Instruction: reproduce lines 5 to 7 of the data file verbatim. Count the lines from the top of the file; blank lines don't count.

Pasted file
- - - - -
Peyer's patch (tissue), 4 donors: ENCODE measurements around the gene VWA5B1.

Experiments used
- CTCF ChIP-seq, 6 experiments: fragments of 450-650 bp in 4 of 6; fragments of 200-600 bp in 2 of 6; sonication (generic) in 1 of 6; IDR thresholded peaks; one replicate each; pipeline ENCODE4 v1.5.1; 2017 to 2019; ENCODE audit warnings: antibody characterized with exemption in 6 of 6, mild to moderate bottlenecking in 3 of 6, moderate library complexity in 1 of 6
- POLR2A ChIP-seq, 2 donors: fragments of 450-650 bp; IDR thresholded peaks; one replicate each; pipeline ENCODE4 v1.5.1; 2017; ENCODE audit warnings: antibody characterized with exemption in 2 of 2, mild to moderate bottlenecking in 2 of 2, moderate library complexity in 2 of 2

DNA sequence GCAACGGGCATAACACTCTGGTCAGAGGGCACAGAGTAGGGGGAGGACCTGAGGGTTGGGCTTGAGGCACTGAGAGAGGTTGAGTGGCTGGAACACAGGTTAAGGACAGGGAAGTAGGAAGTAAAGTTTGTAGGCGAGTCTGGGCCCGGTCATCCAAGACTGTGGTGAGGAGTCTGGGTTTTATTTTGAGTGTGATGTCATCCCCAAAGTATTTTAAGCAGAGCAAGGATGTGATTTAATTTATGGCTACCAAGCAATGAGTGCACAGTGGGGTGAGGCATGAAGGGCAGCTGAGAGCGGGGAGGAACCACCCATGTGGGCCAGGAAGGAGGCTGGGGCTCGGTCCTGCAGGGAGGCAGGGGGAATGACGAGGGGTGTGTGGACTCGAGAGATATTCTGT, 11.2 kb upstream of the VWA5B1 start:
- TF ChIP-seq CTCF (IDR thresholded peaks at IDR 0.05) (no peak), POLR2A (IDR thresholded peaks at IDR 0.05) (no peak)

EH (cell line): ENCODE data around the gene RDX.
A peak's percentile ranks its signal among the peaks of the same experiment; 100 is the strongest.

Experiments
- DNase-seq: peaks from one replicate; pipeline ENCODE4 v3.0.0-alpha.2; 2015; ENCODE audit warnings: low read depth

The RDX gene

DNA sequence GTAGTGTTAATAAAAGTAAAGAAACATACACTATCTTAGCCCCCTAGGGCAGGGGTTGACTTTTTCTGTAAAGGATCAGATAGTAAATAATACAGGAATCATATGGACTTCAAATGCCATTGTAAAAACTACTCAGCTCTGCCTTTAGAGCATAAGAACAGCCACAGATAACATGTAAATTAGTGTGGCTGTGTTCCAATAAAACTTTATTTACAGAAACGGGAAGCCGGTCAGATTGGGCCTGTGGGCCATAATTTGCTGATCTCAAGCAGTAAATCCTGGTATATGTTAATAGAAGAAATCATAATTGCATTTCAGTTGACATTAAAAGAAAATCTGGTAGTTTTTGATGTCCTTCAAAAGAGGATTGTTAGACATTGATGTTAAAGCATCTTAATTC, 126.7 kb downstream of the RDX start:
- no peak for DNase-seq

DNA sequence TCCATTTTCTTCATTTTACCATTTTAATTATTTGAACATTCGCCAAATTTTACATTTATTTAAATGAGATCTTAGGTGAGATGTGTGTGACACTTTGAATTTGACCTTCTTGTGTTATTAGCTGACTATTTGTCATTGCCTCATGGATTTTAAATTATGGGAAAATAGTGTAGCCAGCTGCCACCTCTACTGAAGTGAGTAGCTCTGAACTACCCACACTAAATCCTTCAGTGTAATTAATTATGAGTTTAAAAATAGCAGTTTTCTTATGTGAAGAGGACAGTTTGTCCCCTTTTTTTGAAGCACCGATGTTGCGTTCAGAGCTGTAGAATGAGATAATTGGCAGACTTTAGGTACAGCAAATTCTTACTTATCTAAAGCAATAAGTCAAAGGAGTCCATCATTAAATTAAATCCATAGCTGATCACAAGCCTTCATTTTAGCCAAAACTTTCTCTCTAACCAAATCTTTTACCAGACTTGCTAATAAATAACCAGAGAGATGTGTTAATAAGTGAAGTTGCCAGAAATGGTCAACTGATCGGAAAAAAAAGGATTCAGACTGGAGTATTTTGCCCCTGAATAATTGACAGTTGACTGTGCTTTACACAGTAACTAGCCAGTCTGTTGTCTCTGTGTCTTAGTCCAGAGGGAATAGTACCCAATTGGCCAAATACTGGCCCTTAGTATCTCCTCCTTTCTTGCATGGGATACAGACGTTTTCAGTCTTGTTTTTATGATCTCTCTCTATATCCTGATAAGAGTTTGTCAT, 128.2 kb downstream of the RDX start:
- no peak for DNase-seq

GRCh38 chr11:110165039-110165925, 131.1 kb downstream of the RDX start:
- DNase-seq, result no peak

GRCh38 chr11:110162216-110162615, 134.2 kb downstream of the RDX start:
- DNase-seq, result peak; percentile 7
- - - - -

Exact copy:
DNA sequence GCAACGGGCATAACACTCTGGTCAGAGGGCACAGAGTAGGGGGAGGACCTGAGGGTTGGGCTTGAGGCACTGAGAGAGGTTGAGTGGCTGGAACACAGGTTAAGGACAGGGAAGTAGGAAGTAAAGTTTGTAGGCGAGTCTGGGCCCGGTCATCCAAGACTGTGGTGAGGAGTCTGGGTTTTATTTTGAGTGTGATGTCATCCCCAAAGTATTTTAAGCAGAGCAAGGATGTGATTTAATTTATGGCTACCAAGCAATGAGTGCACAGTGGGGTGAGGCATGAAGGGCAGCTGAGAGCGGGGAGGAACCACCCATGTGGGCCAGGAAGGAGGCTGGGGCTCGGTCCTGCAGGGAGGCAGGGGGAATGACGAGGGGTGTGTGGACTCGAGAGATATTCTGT, 11.2 kb upstream of the VWA5B1 start:
- TF ChIP-seq CTCF (IDR thresholded peaks at IDR 0.05) (no peak), POLR2A (IDR thresholded peaks at IDR 0.05) (no peak)

EH (cell line): ENCODE data around the gene RDX.